Marketing and brand strategist Steven Addis turns up to show the 15 most treasured photographs in his collection. But these are not the highly produced shots you might expect from one who works in visual communications. Instead, they are the father-daughter snapshots he started as a unwitting project when his child was born. Every year on the same day he heads to the same intersection in New York to ask a stranger to shoot a portrait of him holding his daughter. The series is both funny (at 15, she’s pretty tall now) and moving, while the project, he says, is a cherished, anticipated time. It’s a “way for us to freeze time for one week in October, and to reflect on our times and how we change from year to year, not just physically but in every way.” Touching.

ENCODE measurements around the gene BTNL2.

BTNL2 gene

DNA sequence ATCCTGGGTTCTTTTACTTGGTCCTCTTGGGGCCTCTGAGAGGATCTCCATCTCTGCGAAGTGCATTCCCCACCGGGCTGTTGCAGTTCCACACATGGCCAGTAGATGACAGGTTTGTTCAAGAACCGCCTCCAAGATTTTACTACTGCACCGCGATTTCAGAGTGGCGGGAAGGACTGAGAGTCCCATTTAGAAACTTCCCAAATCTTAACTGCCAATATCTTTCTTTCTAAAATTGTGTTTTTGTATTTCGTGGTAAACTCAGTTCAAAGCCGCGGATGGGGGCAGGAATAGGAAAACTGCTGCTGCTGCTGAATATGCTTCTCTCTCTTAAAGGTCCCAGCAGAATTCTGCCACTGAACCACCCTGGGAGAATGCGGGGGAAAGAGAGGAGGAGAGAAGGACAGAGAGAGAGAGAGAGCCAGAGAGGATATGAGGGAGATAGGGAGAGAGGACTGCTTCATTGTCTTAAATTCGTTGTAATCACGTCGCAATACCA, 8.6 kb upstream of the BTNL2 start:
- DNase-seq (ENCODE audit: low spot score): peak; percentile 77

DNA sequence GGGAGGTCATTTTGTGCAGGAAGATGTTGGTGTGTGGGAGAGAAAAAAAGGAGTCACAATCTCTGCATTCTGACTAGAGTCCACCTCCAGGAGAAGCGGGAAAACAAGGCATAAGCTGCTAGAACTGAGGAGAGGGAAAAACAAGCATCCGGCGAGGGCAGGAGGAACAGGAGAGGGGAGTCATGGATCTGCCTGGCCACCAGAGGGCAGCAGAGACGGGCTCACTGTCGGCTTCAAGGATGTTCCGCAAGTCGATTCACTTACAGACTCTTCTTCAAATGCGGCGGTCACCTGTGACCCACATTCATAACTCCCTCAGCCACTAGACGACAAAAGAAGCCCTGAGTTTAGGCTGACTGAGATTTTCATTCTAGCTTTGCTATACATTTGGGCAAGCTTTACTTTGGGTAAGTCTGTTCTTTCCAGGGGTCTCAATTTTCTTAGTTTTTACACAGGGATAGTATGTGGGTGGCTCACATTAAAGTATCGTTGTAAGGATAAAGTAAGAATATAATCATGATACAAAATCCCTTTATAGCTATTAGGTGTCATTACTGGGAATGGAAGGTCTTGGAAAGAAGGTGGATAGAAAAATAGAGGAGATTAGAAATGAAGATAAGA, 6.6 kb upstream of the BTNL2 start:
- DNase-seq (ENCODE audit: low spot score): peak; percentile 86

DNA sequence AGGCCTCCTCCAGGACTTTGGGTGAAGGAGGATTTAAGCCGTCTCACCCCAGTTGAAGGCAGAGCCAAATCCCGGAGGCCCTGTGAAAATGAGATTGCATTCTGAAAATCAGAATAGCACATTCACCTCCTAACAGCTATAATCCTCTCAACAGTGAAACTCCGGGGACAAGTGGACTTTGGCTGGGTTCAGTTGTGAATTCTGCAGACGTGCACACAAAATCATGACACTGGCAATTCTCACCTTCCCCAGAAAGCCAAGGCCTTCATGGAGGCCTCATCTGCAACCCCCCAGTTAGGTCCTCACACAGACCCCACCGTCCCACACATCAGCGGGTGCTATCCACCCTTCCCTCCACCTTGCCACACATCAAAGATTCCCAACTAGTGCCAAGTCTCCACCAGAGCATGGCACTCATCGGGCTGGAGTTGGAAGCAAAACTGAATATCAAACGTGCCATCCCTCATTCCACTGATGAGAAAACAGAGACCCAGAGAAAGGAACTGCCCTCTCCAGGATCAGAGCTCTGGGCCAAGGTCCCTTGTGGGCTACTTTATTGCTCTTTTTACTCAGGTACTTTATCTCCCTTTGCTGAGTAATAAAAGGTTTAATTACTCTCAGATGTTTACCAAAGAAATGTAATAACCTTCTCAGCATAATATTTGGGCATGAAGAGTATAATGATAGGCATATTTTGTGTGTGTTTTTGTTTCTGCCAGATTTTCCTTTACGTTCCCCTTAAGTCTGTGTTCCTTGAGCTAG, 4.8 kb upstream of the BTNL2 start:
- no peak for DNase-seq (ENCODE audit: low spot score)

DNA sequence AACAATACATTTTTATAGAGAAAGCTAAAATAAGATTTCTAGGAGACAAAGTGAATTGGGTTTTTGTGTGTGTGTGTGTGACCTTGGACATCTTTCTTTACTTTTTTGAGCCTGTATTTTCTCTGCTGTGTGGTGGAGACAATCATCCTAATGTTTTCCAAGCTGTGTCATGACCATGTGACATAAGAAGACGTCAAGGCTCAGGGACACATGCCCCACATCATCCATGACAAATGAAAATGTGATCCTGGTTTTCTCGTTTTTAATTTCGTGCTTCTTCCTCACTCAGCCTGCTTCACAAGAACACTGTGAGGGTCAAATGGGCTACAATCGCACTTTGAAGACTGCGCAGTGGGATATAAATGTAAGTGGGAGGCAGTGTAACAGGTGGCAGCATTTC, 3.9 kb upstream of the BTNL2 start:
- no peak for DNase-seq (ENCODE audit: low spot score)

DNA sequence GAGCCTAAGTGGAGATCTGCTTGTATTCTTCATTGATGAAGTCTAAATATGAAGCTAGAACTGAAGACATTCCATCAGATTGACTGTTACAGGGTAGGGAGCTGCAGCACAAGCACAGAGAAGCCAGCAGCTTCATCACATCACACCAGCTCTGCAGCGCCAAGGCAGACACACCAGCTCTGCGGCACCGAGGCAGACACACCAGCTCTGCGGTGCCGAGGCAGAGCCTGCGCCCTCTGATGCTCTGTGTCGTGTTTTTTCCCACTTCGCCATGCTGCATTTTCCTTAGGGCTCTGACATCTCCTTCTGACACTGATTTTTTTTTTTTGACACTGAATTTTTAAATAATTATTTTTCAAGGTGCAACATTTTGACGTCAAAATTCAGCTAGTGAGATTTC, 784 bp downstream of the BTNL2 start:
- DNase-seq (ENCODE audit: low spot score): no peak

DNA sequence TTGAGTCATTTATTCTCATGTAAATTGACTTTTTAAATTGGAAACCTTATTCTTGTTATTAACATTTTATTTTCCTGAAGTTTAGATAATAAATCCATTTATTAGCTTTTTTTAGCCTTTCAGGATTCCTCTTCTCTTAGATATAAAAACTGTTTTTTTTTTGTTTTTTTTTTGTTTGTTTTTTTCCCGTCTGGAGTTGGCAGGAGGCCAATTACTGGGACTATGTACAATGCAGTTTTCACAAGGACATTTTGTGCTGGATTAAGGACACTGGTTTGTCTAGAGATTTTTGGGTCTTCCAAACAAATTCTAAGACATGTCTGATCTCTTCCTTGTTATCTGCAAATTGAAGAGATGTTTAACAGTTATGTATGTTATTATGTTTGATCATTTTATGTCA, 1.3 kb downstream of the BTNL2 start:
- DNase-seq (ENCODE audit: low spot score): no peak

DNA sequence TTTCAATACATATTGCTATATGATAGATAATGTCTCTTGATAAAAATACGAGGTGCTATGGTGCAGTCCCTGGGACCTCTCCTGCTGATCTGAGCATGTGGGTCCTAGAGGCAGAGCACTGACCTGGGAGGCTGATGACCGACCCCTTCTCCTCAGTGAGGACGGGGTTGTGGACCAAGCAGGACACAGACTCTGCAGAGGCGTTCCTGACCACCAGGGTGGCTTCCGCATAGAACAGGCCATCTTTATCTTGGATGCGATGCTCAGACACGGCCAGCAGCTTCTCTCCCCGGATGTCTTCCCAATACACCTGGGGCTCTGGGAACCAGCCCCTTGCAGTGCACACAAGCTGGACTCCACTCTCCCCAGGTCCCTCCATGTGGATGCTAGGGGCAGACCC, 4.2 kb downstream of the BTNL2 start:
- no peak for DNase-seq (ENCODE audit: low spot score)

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Artist Zena el Khalil doesn’t have the family home she remembers from childhood. Her mother’s house in Lebanon was destroyed in a U.S. bomb attack in 1983, while her father’s house was occupied by the Israeli army for 22 years, until its withdrawal from Lebanon in 2000. “Every home my grandfathers built was destroyed, bombed or occupied,” […]
Conservation ecologist Eric Sanderson makes a science out of envisioning New York City in the past and the future. His Mannahatta project was a 10-year deep dive into the green landscape of Manhattan as it existed 400 years ago – and his new project, Mannahatta 2409, asks the public to create their own future visions […]